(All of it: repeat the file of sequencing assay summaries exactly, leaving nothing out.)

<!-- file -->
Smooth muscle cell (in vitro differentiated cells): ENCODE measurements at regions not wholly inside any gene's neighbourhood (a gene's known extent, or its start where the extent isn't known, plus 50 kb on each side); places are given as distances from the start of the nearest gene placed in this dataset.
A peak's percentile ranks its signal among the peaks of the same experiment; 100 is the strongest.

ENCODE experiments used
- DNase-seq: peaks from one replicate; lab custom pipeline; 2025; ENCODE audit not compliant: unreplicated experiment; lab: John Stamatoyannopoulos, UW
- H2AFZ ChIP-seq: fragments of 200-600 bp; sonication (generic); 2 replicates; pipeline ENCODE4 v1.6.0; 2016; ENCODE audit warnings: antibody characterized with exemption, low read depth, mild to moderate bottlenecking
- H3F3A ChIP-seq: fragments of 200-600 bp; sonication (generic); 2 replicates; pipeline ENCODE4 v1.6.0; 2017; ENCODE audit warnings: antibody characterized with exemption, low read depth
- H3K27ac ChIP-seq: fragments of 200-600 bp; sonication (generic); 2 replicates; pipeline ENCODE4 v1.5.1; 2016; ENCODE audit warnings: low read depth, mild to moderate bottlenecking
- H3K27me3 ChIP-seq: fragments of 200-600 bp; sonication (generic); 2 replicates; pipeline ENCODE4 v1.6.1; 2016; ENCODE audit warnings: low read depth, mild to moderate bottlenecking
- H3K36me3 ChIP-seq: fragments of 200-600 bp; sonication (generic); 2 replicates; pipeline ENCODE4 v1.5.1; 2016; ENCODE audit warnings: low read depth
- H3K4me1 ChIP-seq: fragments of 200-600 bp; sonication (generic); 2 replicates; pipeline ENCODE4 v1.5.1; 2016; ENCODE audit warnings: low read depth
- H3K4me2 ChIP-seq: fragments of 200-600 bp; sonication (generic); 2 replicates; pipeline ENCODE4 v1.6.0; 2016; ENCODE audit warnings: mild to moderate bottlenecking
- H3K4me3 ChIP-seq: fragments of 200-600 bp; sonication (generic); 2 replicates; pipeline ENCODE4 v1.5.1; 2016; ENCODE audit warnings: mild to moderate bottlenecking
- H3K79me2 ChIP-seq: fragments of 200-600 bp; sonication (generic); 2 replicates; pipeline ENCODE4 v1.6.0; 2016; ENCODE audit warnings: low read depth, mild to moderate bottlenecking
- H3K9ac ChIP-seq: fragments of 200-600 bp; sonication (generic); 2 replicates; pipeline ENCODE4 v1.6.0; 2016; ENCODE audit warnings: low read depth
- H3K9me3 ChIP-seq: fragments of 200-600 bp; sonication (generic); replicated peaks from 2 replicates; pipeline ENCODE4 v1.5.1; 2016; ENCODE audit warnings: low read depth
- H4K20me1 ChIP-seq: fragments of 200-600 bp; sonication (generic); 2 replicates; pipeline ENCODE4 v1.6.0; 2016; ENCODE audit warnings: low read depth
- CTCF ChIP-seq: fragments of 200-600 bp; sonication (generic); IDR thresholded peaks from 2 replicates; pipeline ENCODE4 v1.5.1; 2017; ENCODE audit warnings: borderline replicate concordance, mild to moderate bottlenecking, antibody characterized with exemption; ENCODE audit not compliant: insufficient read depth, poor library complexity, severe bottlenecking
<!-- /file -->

Smooth muscle cell (in vitro differentiated cells): ENCODE measurements at regions not wholly inside any gene's neighbourhood (a gene's known extent, or its start where the extent isn't known, plus 50 kb on each side); places are given as distances from the start of the nearest gene placed in this dataset.
A peak's percentile ranks its signal among the peaks of the same experiment; 100 is the strongest.

ENCODE experiments used
- DNase-seq: peaks from one replicate; lab custom pipeline; 2025; ENCODE audit not compliant: unreplicated experiment; lab: John Stamatoyannopoulos, UW
- H2AFZ ChIP-seq: fragments of 200-600 bp; sonication (generic); 2 replicates; pipeline ENCODE4 v1.6.0; 2016; ENCODE audit warnings: antibody characterized with exemption, low read depth, mild to moderate bottlenecking
- H3F3A ChIP-seq: fragments of 200-600 bp; sonication (generic); 2 replicates; pipeline ENCODE4 v1.6.0; 2017; ENCODE audit warnings: antibody characterized with exemption, low read depth
- H3K27ac ChIP-seq: fragments of 200-600 bp; sonication (generic); 2 replicates; pipeline ENCODE4 v1.5.1; 2016; ENCODE audit warnings: low read depth, mild to moderate bottlenecking
- H3K27me3 ChIP-seq: fragments of 200-600 bp; sonication (generic); 2 replicates; pipeline ENCODE4 v1.6.1; 2016; ENCODE audit warnings: low read depth, mild to moderate bottlenecking
- H3K36me3 ChIP-seq: fragments of 200-600 bp; sonication (generic); 2 replicates; pipeline ENCODE4 v1.5.1; 2016; ENCODE audit warnings: low read depth
- H3K4me1 ChIP-seq: fragments of 200-600 bp; sonication (generic); 2 replicates; pipeline ENCODE4 v1.5.1; 2016; ENCODE audit warnings: low read depth
- H3K4me2 ChIP-seq: fragments of 200-600 bp; sonication (generic); 2 replicates; pipeline ENCODE4 v1.6.0; 2016; ENCODE audit warnings: mild to moderate bottlenecking
- H3K4me3 ChIP-seq: fragments of 200-600 bp; sonication (generic); 2 replicates; pipeline ENCODE4 v1.5.1; 2016; ENCODE audit warnings: mild to moderate bottlenecking
- H3K79me2 ChIP-seq: fragments of 200-600 bp; sonication (generic); 2 replicates; pipeline ENCODE4 v1.6.0; 2016; ENCODE audit warnings: low read depth, mild to moderate bottlenecking
- H3K9ac ChIP-seq: fragments of 200-600 bp; sonication (generic); 2 replicates; pipeline ENCODE4 v1.6.0; 2016; ENCODE audit warnings: low read depth
- H3K9me3 ChIP-seq: fragments of 200-600 bp; sonication (generic); replicated peaks from 2 replicates; pipeline ENCODE4 v1.5.1; 2016; ENCODE audit warnings: low read depth
- H4K20me1 ChIP-seq: fragments of 200-600 bp; sonication (generic); 2 replicates; pipeline ENCODE4 v1.6.0; 2016; ENCODE audit warnings: low read depth
- CTCF ChIP-seq: fragments of 200-600 bp; sonication (generic); IDR thresholded peaks from 2 replicates; pipeline ENCODE4 v1.5.1; 2017; ENCODE audit warnings: borderline replicate concordance, mild to moderate bottlenecking, antibody characterized with exemption; ENCODE audit not compliant: insufficient read depth, poor library complexity, severe bottlenecking